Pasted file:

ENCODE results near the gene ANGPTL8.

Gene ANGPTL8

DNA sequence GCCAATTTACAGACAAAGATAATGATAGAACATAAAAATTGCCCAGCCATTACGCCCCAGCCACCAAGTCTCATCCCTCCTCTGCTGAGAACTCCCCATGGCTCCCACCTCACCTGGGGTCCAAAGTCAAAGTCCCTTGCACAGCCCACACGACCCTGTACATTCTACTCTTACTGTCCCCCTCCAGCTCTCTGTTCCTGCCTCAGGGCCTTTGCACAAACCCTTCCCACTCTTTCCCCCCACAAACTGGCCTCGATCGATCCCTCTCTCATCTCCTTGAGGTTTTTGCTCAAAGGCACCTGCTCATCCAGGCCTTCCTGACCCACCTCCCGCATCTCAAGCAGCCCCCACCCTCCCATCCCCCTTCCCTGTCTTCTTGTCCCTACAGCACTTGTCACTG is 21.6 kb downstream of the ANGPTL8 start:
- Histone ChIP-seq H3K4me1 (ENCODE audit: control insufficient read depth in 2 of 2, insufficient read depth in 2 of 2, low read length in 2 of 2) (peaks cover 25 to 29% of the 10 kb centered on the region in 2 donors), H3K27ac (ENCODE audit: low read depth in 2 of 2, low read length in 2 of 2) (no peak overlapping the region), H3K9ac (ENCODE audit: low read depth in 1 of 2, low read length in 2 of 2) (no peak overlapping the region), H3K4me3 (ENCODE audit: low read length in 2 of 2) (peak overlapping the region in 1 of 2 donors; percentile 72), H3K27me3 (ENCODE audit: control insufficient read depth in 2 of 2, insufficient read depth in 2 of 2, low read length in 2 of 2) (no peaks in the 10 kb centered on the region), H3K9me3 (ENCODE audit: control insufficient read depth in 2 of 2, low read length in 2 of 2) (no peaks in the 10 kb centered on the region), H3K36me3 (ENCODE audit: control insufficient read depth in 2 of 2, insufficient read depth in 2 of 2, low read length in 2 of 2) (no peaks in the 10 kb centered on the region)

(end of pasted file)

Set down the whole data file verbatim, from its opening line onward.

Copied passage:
ENCODE results near the gene ANGPTL8.

Gene ANGPTL8

DNA sequence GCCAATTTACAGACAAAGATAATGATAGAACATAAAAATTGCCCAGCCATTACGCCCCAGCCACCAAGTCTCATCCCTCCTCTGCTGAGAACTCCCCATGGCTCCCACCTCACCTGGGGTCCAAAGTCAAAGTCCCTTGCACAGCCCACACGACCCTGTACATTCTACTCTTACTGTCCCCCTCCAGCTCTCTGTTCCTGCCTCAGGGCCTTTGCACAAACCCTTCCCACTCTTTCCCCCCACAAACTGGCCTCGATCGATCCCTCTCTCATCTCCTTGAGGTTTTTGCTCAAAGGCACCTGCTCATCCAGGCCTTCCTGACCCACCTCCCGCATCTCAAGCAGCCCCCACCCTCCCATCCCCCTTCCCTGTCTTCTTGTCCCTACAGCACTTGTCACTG is 21.6 kb downstream of the ANGPTL8 start:
- Histone ChIP-seq H3K4me1 (ENCODE audit: control insufficient read depth in 2 of 2, insufficient read depth in 2 of 2, low read length in 2 of 2) (peaks cover 25 to 29% of the 10 kb centered on the region in 2 donors), H3K27ac (ENCODE audit: low read depth in 2 of 2, low read length in 2 of 2) (no peak overlapping the region), H3K9ac (ENCODE audit: low read depth in 1 of 2, low read length in 2 of 2) (no peak overlapping the region), H3K4me3 (ENCODE audit: low read length in 2 of 2) (peak overlapping the region in 1 of 2 donors; percentile 72), H3K27me3 (ENCODE audit: control insufficient read depth in 2 of 2, insufficient read depth in 2 of 2, low read length in 2 of 2) (no peaks in the 10 kb centered on the region), H3K9me3 (ENCODE audit: control insufficient read depth in 2 of 2, low read length in 2 of 2) (no peaks in the 10 kb centered on the region), H3K36me3 (ENCODE audit: control insufficient read depth in 2 of 2, insufficient read depth in 2 of 2, low read length in 2 of 2) (no peaks in the 10 kb centered on the region)